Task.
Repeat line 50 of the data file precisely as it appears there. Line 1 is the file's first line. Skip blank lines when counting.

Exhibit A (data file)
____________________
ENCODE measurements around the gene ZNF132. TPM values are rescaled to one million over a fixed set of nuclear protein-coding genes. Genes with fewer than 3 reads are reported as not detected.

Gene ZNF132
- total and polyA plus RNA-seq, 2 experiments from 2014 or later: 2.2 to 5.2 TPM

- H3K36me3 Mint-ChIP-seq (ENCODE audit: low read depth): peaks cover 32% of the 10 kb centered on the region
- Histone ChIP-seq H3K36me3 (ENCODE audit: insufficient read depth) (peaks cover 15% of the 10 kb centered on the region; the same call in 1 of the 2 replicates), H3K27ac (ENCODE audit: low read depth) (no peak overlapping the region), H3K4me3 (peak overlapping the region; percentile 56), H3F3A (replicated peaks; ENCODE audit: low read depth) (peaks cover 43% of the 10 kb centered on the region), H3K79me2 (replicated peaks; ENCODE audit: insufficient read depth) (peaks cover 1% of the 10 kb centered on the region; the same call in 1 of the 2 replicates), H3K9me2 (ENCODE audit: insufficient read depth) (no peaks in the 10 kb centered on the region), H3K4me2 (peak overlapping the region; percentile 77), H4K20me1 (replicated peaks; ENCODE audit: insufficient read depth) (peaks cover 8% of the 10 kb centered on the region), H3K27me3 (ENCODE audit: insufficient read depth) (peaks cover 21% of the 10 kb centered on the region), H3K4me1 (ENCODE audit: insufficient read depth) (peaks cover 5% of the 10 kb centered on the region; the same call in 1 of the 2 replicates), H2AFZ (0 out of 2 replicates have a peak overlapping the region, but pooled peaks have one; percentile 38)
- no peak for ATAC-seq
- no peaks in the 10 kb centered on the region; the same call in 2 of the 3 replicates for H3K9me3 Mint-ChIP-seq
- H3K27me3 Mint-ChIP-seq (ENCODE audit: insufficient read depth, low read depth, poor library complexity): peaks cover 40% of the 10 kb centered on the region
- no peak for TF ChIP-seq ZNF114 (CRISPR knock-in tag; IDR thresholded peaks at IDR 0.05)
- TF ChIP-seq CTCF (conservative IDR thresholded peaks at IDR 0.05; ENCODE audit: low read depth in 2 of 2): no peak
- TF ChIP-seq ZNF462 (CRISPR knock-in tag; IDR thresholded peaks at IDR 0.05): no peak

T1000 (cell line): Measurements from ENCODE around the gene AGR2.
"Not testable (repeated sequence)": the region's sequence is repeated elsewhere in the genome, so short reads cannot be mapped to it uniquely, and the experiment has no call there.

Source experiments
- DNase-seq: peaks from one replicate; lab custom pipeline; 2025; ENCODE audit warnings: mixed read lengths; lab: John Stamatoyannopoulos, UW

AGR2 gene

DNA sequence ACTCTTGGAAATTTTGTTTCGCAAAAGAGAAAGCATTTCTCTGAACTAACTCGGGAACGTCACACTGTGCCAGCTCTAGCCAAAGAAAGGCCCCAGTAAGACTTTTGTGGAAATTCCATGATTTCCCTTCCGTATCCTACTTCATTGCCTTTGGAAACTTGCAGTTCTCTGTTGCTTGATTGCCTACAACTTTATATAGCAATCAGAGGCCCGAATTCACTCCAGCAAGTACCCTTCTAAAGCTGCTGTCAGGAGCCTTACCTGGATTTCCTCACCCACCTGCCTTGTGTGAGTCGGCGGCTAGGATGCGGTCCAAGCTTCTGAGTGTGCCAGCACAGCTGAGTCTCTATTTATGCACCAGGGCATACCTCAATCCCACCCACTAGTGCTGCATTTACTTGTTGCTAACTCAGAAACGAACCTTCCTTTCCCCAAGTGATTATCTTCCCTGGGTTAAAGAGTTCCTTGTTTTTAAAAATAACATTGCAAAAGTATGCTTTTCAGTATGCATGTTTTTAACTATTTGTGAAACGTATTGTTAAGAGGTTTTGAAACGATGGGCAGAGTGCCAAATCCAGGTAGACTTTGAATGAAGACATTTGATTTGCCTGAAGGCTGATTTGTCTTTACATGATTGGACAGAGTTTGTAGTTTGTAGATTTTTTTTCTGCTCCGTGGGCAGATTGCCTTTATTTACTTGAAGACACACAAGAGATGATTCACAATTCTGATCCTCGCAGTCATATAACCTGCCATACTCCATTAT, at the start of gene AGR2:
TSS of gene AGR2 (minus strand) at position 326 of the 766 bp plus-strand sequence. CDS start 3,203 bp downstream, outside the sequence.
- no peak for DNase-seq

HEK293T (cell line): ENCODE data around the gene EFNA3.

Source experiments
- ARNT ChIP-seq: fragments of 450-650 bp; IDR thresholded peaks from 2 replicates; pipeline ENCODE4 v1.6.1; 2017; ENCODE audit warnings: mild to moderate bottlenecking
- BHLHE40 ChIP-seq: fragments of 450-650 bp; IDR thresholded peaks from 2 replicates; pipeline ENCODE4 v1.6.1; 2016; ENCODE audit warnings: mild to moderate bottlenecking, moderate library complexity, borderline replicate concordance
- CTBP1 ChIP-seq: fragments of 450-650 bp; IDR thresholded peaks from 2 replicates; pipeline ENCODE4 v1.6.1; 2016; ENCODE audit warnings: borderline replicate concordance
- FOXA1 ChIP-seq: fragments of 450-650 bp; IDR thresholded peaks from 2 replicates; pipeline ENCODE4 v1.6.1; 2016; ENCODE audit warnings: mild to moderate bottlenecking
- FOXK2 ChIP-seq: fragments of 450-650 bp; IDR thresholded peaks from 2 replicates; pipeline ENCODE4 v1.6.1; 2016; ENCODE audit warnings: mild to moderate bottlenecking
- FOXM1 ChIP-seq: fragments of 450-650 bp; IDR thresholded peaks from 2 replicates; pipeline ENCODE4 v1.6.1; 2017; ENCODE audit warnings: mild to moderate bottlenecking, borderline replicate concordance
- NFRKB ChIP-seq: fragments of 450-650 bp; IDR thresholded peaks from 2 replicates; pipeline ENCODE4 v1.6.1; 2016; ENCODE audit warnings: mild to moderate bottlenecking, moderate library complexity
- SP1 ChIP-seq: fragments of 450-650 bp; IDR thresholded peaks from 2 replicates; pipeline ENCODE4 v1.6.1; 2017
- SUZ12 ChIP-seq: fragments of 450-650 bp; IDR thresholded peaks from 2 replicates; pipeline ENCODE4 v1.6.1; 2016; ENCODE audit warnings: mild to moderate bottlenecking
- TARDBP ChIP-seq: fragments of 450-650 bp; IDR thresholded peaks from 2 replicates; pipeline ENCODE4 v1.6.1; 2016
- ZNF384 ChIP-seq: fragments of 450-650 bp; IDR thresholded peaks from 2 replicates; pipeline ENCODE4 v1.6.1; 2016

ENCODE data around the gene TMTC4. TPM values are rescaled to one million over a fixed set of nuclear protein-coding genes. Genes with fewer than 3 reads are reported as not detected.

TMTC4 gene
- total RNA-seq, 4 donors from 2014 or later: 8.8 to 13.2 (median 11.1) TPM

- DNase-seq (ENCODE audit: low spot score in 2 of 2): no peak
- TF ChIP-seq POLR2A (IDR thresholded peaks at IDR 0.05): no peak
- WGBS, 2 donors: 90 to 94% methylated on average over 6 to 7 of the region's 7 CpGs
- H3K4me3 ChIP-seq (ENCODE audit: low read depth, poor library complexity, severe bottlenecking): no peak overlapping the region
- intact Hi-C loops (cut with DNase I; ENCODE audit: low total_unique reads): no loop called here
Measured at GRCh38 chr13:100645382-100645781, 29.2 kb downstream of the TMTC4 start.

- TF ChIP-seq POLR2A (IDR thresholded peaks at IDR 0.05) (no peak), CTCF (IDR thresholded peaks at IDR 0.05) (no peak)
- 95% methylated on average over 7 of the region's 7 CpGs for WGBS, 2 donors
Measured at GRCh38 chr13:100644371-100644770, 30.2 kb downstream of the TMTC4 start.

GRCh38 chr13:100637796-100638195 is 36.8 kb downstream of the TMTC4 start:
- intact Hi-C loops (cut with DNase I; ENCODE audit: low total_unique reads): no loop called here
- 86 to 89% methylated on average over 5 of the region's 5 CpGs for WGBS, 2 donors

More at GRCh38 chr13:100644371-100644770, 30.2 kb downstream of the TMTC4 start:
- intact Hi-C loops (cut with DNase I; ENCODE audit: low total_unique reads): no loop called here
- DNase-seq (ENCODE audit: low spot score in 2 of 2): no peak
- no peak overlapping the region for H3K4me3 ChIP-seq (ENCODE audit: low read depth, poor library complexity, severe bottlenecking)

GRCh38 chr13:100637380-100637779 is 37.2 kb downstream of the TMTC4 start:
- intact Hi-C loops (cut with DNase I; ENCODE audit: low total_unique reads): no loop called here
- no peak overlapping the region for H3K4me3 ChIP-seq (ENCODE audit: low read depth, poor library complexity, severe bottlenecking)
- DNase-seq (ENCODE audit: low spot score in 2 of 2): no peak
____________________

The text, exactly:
- DNase-seq (ENCODE audit: low spot score in 2 of 2): no peak